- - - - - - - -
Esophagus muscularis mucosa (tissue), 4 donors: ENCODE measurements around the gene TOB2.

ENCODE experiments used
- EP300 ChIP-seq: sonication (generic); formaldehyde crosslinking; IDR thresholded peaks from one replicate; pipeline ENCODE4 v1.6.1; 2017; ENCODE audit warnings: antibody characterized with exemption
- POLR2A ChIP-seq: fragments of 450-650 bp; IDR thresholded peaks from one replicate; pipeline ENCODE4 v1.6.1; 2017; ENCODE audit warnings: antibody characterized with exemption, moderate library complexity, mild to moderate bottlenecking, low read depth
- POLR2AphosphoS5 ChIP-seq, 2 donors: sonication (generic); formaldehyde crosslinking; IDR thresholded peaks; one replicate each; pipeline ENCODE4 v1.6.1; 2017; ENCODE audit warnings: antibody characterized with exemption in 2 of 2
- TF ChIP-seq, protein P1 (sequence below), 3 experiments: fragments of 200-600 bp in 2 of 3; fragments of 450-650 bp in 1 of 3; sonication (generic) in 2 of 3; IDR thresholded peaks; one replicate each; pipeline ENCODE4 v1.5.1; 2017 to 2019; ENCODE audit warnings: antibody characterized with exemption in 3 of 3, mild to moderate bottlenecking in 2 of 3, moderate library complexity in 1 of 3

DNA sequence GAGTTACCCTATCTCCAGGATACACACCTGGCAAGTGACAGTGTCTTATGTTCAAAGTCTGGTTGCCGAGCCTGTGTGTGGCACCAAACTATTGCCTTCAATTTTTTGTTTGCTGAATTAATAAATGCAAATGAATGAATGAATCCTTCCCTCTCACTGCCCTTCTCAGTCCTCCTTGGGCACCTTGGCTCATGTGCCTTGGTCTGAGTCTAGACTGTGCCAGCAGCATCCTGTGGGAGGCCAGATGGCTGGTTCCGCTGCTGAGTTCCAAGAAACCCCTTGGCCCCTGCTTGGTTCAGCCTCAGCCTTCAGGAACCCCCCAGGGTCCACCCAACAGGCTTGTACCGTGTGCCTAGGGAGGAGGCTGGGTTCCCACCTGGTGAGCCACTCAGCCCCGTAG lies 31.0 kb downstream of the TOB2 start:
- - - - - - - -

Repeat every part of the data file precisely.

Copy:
Esophagus muscularis mucosa (tissue), 4 donors: ENCODE measurements around the gene TOB2.

ENCODE experiments used
- EP300 ChIP-seq: sonication (generic); formaldehyde crosslinking; IDR thresholded peaks from one replicate; pipeline ENCODE4 v1.6.1; 2017; ENCODE audit warnings: antibody characterized with exemption
- POLR2A ChIP-seq: fragments of 450-650 bp; IDR thresholded peaks from one replicate; pipeline ENCODE4 v1.6.1; 2017; ENCODE audit warnings: antibody characterized with exemption, moderate library complexity, mild to moderate bottlenecking, low read depth
- POLR2AphosphoS5 ChIP-seq, 2 donors: sonication (generic); formaldehyde crosslinking; IDR thresholded peaks; one replicate each; pipeline ENCODE4 v1.6.1; 2017; ENCODE audit warnings: antibody characterized with exemption in 2 of 2
- TF ChIP-seq, protein P1 (sequence below), 3 experiments: fragments of 200-600 bp in 2 of 3; fragments of 450-650 bp in 1 of 3; sonication (generic) in 2 of 3; IDR thresholded peaks; one replicate each; pipeline ENCODE4 v1.5.1; 2017 to 2019; ENCODE audit warnings: antibody characterized with exemption in 3 of 3, mild to moderate bottlenecking in 2 of 3, moderate library complexity in 1 of 3

DNA sequence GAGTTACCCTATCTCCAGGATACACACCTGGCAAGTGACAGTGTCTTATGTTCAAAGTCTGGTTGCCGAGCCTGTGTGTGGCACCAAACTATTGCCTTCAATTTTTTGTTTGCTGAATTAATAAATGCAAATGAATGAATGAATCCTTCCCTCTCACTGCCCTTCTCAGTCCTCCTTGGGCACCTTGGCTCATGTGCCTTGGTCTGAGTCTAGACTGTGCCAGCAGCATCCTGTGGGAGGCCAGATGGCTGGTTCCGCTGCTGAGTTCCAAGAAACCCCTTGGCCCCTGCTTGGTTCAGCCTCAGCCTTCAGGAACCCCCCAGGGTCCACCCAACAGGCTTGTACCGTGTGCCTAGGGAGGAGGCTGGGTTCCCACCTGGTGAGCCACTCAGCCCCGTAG lies 31.0 kb downstream of the TOB2 start: